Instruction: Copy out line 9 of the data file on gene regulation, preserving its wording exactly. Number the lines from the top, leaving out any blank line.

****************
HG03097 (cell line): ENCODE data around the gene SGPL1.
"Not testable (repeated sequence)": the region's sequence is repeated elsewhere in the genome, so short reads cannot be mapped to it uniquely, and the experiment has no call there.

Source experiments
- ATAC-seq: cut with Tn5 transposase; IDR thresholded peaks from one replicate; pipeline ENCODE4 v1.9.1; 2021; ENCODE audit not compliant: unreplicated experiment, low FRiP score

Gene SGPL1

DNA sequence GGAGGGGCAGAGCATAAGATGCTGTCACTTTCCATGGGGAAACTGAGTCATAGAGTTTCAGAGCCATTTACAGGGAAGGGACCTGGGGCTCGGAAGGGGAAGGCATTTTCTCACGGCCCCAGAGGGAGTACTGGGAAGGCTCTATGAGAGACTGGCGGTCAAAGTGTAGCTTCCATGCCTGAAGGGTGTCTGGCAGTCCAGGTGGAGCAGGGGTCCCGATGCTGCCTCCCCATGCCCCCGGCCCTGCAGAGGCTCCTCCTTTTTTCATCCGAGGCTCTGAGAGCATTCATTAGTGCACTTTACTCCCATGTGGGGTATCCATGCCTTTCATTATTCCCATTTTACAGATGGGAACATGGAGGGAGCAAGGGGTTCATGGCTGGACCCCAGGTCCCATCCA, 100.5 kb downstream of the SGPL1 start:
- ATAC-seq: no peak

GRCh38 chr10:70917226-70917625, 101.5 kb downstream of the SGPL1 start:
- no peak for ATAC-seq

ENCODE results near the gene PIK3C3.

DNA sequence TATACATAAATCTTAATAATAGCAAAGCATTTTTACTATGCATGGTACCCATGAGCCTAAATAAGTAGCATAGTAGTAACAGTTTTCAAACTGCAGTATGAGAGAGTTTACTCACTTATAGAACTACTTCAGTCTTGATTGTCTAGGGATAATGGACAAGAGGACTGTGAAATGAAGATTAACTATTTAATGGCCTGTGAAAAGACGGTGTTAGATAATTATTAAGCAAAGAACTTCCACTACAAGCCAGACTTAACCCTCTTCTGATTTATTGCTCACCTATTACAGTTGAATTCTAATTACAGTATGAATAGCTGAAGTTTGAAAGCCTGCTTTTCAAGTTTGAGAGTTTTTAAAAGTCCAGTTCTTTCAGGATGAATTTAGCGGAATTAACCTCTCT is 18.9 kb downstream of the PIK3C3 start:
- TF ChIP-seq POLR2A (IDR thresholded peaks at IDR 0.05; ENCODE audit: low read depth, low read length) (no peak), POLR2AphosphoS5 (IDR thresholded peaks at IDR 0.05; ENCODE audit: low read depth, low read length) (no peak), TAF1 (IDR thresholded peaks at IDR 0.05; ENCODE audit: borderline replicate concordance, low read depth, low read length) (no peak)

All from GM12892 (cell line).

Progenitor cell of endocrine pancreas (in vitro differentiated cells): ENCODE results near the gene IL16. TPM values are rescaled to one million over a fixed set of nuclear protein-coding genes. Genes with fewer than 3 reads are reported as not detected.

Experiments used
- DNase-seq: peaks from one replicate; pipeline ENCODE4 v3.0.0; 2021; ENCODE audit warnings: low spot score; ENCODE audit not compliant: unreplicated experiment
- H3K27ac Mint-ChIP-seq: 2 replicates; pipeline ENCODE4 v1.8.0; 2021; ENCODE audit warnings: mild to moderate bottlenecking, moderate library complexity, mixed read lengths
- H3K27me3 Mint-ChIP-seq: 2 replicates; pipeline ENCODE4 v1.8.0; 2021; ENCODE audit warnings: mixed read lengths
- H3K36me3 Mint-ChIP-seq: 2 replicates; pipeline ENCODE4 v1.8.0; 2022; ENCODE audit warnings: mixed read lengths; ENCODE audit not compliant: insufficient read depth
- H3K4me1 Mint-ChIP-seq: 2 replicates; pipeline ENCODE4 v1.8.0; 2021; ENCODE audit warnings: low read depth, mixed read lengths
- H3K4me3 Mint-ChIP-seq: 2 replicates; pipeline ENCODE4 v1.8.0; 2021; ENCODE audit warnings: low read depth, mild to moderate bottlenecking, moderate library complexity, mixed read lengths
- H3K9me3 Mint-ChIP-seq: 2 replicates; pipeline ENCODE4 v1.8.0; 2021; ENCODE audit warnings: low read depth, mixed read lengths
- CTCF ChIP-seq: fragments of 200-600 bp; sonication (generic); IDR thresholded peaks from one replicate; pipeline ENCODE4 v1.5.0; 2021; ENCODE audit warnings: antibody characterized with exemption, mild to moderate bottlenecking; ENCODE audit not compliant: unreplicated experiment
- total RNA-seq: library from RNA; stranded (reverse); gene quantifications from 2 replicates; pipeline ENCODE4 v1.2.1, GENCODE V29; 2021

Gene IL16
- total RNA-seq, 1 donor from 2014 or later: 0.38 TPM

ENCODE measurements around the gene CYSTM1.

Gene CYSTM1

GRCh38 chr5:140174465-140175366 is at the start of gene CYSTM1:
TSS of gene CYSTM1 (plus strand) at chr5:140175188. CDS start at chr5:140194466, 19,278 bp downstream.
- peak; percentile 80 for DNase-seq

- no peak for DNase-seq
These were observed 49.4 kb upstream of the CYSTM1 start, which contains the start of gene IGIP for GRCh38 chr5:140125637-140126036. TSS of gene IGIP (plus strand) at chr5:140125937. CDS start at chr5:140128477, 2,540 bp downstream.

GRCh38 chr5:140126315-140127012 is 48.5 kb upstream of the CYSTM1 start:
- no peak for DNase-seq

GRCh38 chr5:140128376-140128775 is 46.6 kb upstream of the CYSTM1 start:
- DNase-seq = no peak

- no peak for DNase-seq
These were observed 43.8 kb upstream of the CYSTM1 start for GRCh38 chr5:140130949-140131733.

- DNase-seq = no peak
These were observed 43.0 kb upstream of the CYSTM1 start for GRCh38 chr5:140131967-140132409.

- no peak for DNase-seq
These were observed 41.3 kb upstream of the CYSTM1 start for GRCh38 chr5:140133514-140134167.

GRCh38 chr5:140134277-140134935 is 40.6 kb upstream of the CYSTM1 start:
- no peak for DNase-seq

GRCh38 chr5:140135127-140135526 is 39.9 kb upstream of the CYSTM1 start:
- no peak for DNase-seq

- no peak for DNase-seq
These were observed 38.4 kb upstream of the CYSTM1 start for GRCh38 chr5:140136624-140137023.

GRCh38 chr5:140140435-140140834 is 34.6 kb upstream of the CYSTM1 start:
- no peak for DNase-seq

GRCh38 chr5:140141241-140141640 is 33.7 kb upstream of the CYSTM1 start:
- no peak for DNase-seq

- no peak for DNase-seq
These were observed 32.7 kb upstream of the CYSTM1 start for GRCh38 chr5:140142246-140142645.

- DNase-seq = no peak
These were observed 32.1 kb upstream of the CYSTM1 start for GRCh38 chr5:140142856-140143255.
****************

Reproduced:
- no peak for ATAC-seq